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An attentive perusal of the volume now presented to public notice, will furnish many striking indications of the growth and development of that strong and comprehensive mind, which accomplished the important and gigantic task of delineating the History of the Decline and Fall of the Roman Empire ; and will afford a view of its various workings under the diversified aspects of private intercourse and elaborate criticism. The primary object of this publication has been to furnish a companion to the various editions of that interesting and valuable work. Its contents were originally published in detached pieces, and were most favourably received both at home and abroad; the Essay on the Study of Literature, in particular, which was published in the French language in 1767, was wholly disposed of with considerable rapidity; and its scarcity and the growing fame of the Author enhanced its original price of half-a-crown to thirty shillings.*
The exquisite style of this celebrated writer may be expatiated upon, but without a very intimate acquaintance with it, its beauties cannot be appreciated ; and the pieces contained in the present volume will show a variety and appropriateness in it, as exercised at different periods of his life, and upon different subjects and occasions, that cannot fail to excite pleasure and surprise. His mind was eminently philosophical in the consideration of the connexion of causes with their effects, but in ascending to great principles and in drawing important conclusions, he must be acknowledged to be often erroneous and defective. He was, indeed, made for the work to which an all-presiding Power had appointed him; and was a mighty though unconscious labourer in the construction of a temple of illustration and evidence for the reception of a volume to which, it is to be feared, he was a secret enemy.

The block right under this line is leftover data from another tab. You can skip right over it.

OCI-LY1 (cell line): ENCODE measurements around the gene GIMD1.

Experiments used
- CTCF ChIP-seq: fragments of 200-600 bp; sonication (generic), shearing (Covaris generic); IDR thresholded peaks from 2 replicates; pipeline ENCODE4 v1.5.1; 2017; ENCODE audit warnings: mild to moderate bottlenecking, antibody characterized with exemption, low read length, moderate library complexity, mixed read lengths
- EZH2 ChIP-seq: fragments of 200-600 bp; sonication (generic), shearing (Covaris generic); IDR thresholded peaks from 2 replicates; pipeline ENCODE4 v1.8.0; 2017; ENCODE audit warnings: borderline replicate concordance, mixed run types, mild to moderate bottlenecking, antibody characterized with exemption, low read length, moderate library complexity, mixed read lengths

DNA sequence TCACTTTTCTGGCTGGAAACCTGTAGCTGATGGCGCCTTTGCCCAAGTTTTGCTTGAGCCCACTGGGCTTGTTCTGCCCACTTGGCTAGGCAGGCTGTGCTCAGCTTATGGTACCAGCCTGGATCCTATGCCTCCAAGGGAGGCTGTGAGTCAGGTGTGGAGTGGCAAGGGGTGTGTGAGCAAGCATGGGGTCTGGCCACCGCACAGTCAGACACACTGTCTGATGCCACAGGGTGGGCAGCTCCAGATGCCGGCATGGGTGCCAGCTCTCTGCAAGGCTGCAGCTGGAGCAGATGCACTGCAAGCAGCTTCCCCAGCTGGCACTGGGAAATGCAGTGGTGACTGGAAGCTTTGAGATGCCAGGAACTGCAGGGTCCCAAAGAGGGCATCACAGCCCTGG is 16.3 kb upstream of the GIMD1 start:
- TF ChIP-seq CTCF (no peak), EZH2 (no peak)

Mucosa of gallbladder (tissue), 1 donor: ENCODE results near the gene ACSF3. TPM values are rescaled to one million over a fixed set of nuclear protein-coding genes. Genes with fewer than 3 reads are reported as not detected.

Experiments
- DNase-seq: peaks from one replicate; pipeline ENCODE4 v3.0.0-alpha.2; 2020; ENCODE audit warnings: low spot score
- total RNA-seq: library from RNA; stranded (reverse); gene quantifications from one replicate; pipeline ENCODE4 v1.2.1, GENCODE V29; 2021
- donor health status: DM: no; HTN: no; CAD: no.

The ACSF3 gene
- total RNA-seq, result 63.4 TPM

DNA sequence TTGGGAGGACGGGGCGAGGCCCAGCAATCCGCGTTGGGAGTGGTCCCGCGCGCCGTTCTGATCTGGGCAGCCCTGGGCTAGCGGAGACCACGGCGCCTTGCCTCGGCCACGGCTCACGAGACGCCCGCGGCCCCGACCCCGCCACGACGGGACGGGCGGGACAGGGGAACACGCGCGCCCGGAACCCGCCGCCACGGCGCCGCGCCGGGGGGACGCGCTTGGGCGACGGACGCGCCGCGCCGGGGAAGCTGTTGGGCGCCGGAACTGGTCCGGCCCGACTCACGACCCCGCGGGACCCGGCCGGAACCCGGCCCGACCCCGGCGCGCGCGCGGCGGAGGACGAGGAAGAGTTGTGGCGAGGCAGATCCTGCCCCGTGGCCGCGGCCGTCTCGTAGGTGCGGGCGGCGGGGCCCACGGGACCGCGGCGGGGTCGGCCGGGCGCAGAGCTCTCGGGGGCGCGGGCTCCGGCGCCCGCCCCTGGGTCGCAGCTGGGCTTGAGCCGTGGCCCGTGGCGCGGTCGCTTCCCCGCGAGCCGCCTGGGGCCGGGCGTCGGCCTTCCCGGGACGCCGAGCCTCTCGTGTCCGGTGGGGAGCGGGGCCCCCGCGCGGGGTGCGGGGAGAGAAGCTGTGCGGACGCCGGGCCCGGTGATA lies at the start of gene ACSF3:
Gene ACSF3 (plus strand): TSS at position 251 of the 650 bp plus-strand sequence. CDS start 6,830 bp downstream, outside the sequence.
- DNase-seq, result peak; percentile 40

It may be sufficient to add, that the present republication is printed from the first edition edited by his principal friend, Lord Sheffield: and that such parts as were in French have been translated into English, to render them more generally acceptable and useful.
• It may not be inappropriate to remark, that the translation given in this edition, is not that which is so unceremoniously spoken of by Mr. Gibbon in his Memoirs, but an entirely new one, wbich must not be allowed to suffer from the condemnatory sentence passed on its unfortunate predecessor.
EDWARD GIBBON, ESQ.,
MEMOIRS OF HIS LIFE AND WRITINGS,
COMPOSED BY HIMSELF :
ILLUSTRATED FROM HIS LETTERS, WITH OCCASIONAL NOTES
•B. BLAKE, 13, BELL YARD, TEMPLE BAR.